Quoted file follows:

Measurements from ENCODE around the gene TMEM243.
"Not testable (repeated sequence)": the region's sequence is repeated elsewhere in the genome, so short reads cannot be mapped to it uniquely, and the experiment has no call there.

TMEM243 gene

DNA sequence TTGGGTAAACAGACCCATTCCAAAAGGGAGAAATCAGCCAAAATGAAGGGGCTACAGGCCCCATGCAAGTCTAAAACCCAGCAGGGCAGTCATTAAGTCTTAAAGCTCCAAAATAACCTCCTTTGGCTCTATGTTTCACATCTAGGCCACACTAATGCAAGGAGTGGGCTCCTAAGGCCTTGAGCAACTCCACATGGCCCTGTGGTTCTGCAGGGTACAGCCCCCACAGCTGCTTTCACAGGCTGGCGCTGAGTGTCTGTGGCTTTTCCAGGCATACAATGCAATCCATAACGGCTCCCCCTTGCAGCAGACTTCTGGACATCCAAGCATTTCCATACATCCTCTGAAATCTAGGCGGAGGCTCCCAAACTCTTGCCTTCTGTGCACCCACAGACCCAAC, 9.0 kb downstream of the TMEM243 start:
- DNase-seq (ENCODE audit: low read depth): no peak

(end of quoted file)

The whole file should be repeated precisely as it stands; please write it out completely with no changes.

Measurements from ENCODE around the gene TMEM243.
"Not testable (repeated sequence)": the region's sequence is repeated elsewhere in the genome, so short reads cannot be mapped to it uniquely, and the experiment has no call there.

TMEM243 gene

DNA sequence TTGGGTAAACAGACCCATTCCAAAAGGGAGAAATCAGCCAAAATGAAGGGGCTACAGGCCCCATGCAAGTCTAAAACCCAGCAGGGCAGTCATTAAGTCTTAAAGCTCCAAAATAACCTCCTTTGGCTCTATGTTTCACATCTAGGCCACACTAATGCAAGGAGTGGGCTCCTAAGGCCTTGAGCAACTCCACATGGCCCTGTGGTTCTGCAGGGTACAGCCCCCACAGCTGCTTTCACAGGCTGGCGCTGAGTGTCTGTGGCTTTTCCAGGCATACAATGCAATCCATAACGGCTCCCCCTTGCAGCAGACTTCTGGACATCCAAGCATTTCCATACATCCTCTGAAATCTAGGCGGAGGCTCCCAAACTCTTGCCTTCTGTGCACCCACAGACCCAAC, 9.0 kb downstream of the TMEM243 start:
- DNase-seq (ENCODE audit: low read depth): no peak